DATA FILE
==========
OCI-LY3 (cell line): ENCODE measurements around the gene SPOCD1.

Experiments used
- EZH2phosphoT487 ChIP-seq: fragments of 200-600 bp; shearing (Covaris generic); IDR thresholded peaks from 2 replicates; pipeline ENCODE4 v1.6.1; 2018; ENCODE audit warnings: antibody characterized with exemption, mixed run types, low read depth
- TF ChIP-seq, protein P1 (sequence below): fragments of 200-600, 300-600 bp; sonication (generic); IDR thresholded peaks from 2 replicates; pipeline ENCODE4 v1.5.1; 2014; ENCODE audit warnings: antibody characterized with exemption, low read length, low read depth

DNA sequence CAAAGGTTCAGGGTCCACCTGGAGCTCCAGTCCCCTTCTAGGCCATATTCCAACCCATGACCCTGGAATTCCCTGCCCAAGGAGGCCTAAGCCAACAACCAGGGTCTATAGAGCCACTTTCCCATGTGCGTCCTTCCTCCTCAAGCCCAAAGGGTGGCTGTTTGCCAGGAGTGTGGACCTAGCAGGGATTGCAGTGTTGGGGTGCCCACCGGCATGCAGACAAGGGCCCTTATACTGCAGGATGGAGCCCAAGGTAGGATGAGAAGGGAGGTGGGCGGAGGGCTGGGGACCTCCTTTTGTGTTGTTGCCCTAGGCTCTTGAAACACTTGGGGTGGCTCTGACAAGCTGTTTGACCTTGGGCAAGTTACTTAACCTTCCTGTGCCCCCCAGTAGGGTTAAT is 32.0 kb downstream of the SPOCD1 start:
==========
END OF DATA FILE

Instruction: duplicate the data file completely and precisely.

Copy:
OCI-LY3 (cell line): ENCODE measurements around the gene SPOCD1.

Experiments used
- EZH2phosphoT487 ChIP-seq: fragments of 200-600 bp; shearing (Covaris generic); IDR thresholded peaks from 2 replicates; pipeline ENCODE4 v1.6.1; 2018; ENCODE audit warnings: antibody characterized with exemption, mixed run types, low read depth
- TF ChIP-seq, protein P1 (sequence below): fragments of 200-600, 300-600 bp; sonication (generic); IDR thresholded peaks from 2 replicates; pipeline ENCODE4 v1.5.1; 2014; ENCODE audit warnings: antibody characterized with exemption, low read length, low read depth

DNA sequence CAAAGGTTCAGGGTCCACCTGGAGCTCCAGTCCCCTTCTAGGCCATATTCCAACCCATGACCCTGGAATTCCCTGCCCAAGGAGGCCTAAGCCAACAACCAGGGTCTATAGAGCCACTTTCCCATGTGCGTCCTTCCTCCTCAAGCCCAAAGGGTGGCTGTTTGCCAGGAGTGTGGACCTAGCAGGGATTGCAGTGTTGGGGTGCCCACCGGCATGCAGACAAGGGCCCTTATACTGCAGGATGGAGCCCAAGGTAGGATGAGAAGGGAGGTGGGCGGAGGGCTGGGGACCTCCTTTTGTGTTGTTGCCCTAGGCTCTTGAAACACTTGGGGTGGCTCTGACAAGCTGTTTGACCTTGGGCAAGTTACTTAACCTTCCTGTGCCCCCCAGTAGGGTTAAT is 32.0 kb downstream of the SPOCD1 start: